“Our problem is not to find better values, but to be faithful to those we profess.”
– John W. Gardner
Core Values are the foundational to shaping the behaviors of an individual, a team, and an organization. They influence all our actions, relationships, and work, whether we are aware of them or not. As the above quote suggests, our values are often not the problem; the problem comes when our actions do not align with what we claim to believe. In an organizational setting, prolonged misalignment leads to frustration, decreased job satisfaction, and interpersonal conflict. To avoid misalignment of values and actions, it is helpful for teams and groups to establish a set of mutually agreed upon behavioral norms.
The 411 on Behavioral Norms
What exactly are behavioral norms and why are they important? Behavioral Norms are specific behaviors that support the group’s values. Behavioral norms are based on the core values set forth by the group or organization and serve as guides that inform members as to which behaviors are acceptable and which are not.
How are behavioral norms set and upheld?
To be truly effective, the Team must work together over time to identify and establish their norms. This allows for all members to weigh in on which norms are most important and the situations they will need to be exemplified. Co-creating norms gives the team a chance to think ahead about what ought to happen if members fail to adhere to these norms.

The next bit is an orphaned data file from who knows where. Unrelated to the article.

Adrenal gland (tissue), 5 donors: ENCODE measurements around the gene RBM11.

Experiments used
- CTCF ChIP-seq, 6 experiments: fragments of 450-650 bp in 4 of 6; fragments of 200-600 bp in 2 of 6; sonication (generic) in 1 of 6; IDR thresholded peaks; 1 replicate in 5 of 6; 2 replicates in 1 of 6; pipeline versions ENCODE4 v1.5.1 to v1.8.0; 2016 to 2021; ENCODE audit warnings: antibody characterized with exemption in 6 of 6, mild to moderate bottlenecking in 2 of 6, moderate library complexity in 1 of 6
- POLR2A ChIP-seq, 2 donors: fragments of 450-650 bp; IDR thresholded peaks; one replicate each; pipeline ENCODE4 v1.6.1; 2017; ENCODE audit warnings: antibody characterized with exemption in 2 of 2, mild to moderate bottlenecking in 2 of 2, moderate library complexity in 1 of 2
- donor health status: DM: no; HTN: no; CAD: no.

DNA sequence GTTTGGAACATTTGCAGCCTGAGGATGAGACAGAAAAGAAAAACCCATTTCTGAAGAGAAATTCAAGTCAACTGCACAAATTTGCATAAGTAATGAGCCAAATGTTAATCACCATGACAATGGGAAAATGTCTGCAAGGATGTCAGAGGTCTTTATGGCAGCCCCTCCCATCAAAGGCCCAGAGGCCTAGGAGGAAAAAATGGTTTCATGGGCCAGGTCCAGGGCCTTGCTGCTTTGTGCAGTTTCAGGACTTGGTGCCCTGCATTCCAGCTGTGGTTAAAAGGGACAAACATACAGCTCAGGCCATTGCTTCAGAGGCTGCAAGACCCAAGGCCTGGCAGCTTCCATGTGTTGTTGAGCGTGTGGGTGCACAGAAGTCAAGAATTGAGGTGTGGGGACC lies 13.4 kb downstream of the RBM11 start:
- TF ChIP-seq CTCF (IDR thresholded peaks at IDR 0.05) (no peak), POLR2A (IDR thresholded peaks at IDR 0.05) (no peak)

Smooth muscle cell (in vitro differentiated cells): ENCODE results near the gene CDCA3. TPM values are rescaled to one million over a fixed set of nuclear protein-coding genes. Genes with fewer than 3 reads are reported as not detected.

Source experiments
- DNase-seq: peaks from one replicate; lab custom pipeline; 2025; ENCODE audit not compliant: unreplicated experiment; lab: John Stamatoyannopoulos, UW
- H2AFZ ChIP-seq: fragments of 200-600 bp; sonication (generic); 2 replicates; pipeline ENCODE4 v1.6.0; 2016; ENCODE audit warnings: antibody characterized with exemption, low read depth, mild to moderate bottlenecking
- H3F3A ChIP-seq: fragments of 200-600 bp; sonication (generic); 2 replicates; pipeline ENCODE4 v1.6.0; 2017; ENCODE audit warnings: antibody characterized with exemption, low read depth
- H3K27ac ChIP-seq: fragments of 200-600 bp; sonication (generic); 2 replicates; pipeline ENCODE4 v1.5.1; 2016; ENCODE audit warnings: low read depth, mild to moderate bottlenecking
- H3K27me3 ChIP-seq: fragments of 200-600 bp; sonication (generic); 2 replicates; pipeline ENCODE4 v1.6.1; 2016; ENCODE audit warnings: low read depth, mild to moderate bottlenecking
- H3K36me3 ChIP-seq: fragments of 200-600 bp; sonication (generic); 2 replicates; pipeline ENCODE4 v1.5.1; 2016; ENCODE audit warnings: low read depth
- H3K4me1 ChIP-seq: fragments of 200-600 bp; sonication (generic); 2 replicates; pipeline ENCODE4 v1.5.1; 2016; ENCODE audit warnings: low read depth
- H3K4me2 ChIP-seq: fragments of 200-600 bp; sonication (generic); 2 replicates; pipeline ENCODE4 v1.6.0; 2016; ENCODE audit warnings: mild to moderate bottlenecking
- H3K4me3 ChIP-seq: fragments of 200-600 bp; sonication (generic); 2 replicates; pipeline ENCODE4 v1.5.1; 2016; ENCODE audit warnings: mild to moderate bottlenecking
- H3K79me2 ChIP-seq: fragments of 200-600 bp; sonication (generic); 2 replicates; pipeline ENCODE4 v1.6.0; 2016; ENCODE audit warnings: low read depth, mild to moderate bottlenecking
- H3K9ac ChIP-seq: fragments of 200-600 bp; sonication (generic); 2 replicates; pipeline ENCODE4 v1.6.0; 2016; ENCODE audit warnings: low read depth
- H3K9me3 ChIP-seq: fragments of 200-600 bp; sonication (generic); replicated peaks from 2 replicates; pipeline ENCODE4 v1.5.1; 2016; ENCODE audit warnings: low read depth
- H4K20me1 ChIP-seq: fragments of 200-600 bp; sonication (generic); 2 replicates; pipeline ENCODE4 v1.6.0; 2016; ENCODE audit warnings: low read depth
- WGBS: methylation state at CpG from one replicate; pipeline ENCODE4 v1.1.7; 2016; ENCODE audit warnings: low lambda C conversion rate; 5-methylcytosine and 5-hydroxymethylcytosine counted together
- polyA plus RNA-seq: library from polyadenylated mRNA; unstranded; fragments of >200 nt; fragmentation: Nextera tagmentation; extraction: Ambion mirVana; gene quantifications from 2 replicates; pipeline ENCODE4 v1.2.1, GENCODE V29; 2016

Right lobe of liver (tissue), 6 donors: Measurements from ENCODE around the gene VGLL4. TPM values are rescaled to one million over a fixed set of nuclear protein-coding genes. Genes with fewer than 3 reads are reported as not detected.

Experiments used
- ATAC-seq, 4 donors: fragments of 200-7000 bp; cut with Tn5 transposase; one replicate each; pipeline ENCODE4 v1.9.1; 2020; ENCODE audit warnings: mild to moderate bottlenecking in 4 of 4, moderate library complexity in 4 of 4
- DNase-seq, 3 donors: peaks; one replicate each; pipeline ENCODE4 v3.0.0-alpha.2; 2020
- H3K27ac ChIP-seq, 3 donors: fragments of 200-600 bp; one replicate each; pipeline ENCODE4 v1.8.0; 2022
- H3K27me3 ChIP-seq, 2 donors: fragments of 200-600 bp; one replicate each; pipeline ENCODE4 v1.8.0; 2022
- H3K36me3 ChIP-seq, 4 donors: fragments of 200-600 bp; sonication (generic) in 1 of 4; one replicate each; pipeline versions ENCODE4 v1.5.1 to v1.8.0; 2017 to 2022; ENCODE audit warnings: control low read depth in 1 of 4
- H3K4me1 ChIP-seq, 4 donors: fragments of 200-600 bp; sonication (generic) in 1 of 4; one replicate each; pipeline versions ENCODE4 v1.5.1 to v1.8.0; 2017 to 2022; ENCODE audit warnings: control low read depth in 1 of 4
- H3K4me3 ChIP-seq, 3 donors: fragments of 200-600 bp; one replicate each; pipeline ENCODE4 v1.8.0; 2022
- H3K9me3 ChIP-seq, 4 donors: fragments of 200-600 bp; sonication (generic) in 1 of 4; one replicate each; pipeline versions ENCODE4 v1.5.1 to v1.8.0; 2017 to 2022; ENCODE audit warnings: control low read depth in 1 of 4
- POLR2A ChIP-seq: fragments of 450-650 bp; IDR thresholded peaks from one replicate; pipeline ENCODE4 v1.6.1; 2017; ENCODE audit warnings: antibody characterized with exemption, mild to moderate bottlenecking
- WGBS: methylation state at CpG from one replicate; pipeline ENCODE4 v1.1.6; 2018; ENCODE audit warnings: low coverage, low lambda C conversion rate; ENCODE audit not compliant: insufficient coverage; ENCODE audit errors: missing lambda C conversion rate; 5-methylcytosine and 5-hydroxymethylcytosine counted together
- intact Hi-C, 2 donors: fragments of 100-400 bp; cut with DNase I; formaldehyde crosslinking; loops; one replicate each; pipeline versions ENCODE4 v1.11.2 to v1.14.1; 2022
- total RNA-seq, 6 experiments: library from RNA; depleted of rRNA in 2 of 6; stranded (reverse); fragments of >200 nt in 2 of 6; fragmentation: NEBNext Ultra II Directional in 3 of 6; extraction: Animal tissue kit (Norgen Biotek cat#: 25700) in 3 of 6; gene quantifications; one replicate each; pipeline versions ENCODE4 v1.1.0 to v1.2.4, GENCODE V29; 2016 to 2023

Behavioral norms are upheld through sanctions, the consistent enforcement and reinforcement by the team or organization. Sanctions are the accountability piece, and all members of the team are responsible for holding each other to their word. Without sanctions, norms drift and values change, resulting in a misaligned culture.
Having norms in place and holding each other accountable to them is crucial to effective collaboration. The existence of this “social contract” ensures that team members will consistently exhibit behaviors that align with the achievement of team goals and objectives.
How to Set Behavioral Norms
Once core values are clearly identified and articulated, guide your team in brainstorming ideas for behavioral norms/expectations. Then organize them according to each core value. Make sure each statement includes an action verb so that members understand what is expected. Then publish, distribute, revisit, and reinforce them in as many ways as you find helpful over time. Once is never enough. Make that a norm too.